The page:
19 votes

Would you consider yourself 'fortunate'?

I'll start by saying yes and no, but the reasons for my answer are personal and familial ,so if you don't like that skip my answer.

Yes, because... I am the only person in my family who speaks English (We're Brazilian) on not just on a basic level, but actually good enough to talk to actual native English speakers, listen to great, (unfortunately lacking alternatives on other languages) YouTube channels and even good enough to get an actual English certificate from Cambridge, along with actually being somewhat knowledgeable.

More detailed explanation

No, because... my parents are poor, and I'm probably weird to my classmates. My father has worked as a mechanic since he was 11 (which was actually quite common when he was a kid in 90s brazil) and makes somewhere between 1 and 1.5 times the minimum wage (estimations because he is self employed) and my mother wanted to be a seamstress but she ended up being a cashier in a fast food and then in a flower shop and she is now unemployed now she also wants to be self employed by selling painted embroidery via Instagram which is great but competition is stiff meaning that until she somehow gets a serious following to sell her stuff to my father is the sustaining the 3 of us on what he makes in the month.

On the 'I'm quite weird to my classmates' bit, It's essentially by watching English content, I am effectively on a different platform with a different audience and different creators than them. here are the 250 largest channels in Brazilian YouTube for context.
You know them as well as I do but it's incredibly annoying when you enjoy completely different content and vice versa. More on this also.

8 comments

  1. [3]
    Omnicrola
    Link
    I am extremely fortunate. I was born in the US, white, and male. I grew up in a rural area with conservative religious parents. I went to school out of state, and that's when my world opened up, I...

    I am extremely fortunate. I was born in the US, white, and male. I grew up in a rural area with conservative religious parents. I went to school out of state, and that's when my world opened up, I lost religion, and learned some hard lessons about how the world actually works. I stumbled from one job to another for about 10yrs, eventually becoming part owner of a small business by virtue of knowing someone who needed help. All the while making $20k or less a year. I eventually decided to leave that and move across the country. I worked a job building custom computers for about a year before landing a job doing software development where they weren't picky about your resume. This tripled my annual income. Learned an incredible amount, then landed a job at one of the large automakers, increasing my salary by 50% again.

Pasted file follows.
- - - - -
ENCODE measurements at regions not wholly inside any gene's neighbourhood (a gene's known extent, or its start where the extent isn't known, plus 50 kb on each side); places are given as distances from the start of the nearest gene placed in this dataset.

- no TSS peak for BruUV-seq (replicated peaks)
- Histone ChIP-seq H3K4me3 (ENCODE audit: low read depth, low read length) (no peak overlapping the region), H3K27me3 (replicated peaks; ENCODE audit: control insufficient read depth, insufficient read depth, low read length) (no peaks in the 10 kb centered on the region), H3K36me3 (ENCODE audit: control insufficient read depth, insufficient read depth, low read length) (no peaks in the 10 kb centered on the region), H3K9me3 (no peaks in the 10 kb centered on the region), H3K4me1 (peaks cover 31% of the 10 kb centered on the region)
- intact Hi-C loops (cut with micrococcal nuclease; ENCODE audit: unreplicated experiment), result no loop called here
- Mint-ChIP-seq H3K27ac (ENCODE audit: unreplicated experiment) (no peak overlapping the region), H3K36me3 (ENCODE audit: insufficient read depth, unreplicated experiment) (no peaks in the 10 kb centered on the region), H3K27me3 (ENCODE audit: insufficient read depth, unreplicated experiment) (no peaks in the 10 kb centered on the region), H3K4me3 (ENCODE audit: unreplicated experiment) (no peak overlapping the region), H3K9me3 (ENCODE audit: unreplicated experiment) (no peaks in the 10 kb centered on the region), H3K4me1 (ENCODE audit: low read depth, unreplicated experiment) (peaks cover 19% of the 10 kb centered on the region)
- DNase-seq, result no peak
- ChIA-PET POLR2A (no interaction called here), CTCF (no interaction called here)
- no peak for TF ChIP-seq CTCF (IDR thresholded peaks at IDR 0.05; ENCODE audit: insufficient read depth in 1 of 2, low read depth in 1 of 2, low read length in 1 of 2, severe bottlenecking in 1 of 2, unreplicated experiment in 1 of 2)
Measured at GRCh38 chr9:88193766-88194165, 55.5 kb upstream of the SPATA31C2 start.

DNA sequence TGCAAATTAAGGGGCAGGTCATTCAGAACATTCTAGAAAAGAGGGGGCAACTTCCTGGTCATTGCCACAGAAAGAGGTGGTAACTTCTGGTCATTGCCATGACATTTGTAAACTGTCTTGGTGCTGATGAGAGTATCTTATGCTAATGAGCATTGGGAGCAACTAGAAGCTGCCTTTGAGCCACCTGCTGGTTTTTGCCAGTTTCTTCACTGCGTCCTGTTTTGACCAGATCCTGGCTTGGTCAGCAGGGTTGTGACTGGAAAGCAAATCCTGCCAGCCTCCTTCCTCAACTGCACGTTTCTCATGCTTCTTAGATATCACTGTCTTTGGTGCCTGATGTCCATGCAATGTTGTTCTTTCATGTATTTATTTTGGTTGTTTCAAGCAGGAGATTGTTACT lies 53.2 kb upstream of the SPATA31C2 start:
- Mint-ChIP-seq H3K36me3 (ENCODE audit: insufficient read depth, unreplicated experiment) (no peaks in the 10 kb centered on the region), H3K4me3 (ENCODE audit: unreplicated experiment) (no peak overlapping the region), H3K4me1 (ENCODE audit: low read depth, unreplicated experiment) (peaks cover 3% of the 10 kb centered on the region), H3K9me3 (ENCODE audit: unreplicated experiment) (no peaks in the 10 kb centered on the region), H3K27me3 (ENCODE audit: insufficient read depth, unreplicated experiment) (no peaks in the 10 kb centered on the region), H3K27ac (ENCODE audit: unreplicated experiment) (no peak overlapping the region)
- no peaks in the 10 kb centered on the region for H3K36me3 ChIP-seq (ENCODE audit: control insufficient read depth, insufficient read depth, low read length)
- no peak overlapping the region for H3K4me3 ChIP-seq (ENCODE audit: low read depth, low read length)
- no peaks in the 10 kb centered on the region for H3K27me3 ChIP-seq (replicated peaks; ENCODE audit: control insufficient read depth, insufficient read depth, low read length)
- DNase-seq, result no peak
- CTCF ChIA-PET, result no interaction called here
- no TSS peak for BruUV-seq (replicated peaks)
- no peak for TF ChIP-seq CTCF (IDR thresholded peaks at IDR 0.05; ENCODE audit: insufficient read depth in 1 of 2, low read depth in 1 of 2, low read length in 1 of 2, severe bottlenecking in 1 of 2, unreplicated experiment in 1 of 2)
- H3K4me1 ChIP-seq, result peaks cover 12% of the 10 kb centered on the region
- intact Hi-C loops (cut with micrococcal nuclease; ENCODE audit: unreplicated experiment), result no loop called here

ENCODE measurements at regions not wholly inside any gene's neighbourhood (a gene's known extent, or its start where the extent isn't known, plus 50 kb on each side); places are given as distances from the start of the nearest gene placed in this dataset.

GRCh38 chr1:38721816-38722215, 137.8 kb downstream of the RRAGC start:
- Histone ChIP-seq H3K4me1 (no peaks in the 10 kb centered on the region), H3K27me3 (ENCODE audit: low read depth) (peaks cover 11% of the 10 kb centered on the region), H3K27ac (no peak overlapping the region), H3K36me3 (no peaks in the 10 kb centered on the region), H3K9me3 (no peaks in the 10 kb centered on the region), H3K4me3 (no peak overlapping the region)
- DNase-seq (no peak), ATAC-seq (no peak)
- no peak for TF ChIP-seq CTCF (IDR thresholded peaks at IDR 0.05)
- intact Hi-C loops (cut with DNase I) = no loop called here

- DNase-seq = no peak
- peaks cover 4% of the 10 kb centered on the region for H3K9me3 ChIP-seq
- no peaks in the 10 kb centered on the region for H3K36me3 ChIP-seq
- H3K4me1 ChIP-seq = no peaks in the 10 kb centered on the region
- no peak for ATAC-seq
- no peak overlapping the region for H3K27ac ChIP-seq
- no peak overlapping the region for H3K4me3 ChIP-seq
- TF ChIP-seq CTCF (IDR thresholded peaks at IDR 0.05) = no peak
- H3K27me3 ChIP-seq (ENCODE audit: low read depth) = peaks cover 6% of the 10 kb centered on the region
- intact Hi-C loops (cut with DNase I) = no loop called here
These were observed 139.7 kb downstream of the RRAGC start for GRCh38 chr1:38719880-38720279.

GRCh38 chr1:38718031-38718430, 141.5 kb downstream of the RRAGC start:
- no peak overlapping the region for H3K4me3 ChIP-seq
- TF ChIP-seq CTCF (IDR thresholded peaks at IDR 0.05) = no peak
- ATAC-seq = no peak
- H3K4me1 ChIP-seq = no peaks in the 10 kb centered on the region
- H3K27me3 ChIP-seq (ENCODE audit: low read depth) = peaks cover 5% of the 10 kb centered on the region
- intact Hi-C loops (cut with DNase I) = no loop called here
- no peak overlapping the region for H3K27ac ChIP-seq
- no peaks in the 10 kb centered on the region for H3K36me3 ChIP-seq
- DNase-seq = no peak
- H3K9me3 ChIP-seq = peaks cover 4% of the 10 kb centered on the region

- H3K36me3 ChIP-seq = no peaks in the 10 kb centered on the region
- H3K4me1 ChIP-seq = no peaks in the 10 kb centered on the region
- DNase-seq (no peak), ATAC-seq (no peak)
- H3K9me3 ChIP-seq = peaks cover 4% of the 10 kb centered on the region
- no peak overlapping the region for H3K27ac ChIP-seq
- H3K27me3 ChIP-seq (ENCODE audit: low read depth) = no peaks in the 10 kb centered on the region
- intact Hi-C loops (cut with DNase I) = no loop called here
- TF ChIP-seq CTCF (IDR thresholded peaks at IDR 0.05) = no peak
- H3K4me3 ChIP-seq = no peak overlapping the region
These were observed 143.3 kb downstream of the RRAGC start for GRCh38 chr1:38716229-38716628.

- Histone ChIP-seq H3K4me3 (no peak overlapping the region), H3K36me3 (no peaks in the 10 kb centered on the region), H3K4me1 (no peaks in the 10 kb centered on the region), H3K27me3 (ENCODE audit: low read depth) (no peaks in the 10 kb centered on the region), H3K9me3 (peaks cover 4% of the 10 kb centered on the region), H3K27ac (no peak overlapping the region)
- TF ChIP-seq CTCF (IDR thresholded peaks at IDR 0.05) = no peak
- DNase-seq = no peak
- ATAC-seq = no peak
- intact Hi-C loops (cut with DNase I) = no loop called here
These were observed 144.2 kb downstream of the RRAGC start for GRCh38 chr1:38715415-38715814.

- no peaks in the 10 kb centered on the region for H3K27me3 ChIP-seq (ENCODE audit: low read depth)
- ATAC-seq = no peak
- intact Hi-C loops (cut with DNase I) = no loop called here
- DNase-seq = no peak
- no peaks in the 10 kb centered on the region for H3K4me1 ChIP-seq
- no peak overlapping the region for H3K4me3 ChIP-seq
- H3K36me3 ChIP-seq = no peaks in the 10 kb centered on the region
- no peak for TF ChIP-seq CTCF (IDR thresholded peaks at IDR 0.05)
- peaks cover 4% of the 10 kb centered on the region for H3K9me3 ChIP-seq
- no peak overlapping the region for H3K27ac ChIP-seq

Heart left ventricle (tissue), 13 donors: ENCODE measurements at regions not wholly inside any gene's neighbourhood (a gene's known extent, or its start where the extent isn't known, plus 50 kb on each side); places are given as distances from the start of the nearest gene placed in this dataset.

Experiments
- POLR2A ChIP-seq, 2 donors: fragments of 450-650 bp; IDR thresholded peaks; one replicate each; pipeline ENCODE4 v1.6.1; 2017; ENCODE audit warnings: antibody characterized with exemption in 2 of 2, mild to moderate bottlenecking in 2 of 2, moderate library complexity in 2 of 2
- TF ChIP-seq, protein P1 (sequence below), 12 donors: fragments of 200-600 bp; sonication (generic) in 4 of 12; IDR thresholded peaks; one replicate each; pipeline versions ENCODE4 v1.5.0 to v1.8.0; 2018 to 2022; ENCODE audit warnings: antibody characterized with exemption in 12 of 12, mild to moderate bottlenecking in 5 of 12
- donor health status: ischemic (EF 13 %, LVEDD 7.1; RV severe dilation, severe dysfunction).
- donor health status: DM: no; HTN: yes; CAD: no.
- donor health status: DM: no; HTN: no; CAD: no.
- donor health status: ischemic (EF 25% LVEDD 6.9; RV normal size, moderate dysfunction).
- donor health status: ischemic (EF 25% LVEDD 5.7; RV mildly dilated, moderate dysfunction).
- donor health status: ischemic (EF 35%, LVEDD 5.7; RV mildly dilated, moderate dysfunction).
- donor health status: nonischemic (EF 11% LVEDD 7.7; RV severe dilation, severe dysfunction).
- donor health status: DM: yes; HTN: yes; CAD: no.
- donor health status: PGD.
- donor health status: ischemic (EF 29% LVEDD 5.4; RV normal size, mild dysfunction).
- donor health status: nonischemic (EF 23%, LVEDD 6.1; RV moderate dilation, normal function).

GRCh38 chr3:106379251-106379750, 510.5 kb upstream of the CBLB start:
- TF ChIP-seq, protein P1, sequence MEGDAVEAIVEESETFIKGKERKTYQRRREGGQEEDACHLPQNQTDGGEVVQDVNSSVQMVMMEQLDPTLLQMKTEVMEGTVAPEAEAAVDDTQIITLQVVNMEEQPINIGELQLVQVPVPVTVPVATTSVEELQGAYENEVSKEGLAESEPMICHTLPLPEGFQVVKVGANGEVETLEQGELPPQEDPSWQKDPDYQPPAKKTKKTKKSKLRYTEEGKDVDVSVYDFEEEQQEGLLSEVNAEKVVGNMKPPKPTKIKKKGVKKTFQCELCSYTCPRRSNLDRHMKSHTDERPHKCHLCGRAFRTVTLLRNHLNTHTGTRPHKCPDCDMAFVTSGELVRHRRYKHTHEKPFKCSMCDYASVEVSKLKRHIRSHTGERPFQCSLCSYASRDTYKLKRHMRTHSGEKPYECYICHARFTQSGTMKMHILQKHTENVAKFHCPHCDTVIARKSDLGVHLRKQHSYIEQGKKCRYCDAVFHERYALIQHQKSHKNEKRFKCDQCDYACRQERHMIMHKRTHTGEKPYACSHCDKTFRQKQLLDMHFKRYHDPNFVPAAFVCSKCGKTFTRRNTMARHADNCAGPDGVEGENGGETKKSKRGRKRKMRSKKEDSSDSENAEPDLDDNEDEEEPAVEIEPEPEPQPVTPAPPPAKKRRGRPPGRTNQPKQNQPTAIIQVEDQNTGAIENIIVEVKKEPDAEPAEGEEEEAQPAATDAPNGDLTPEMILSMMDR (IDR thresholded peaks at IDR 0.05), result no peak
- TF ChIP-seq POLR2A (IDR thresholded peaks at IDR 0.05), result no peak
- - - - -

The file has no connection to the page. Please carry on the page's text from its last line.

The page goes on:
So I went from making <$20k to $115k in about 5 years. While part of that is because I have some skill, the larger part is due to being in the right place at the right time, and knowing people who connected me to other people. Which is to say, luck and coincidence.

    There's no way I could have predicted 10yrs ago this is where I'd end up. I don't even have a BA. Life is mostly random coincidences. All you can do is try to prepare for certain chance things, and try to recognize and take advantage of an opportunity when it shows up.

    12 votes
    1. [2]
      suspended
      Link Parent
      To piggyback off your comment here and to, potentially, help some folks in the United States. Personal finance is not taught in our public school systems nor in our universities. I was fortunate...

      To piggyback off your comment here and to, potentially, help some folks in the United States. Personal finance is not taught in our public school systems nor in our universities. I was fortunate enough to know someone in college who graciously shared his knowledge of personal finance.

      One of the best practices you could get in the habit of doing is saving money for retirement. In the world of finance sometimes this is known as "get rich slowly". To accomplish this, especially if you are young, is to place the maximum yearly amount into a Roth IRA ($6,000 as of this comment and it could rise in coming years). Tie up all of these funds in low cost index funds as opposed to highly managed funds.

      Two companies that I'd recommend for Roth IRA accounts are Fidelity Investments and Vanguard.

      6 votes
      1. Omnicrola
        Link Parent
        I was also fortunate enough to learn and understand personal finance at a young age. I am not rich, but I live well within my means, which is rule #1. It saddens me a lot to see some of my...

        I was also fortunate enough to learn and understand personal finance at a young age. I am not rich, but I live well within my means, which is rule #1. It saddens me a lot to see some of my coworkers deep in debt because they bought a new car, a large house, in addition to student loans. And on top of that, buy a bunch of stuff. Everyone is entitled to have nice things, and an occasional treat, but you can't have all the nice things.

        6 votes
  2. [2]
    Akir
    Link
    Perhaps in the grand scheme of things. But locally? Demographically? No. Hell no. My wages have barely managed to keep up with the state minimum. I have tried to get a new job for years but it's...

    Perhaps in the grand scheme of things. But locally? Demographically? No. Hell no.

    My wages have barely managed to keep up with the state minimum. I have tried to get a new job for years but it's just too damn demotivating. Even combining my income with my boyfriend's, we would not actually be able to afford where we live if it were not for his mother owning the house. I grew up poor, and am trying to stay somewhere in the lower middle class but do not have any retirement funds and all of my savings have been eaten by car breakdowns.

    And even before that, there are many other common life experiences that are supposed to be common that I didn't get a chance to experience because my childhood was hell. To this day, I find myself getting upset whenever people talk about how much their parents loved and supported them.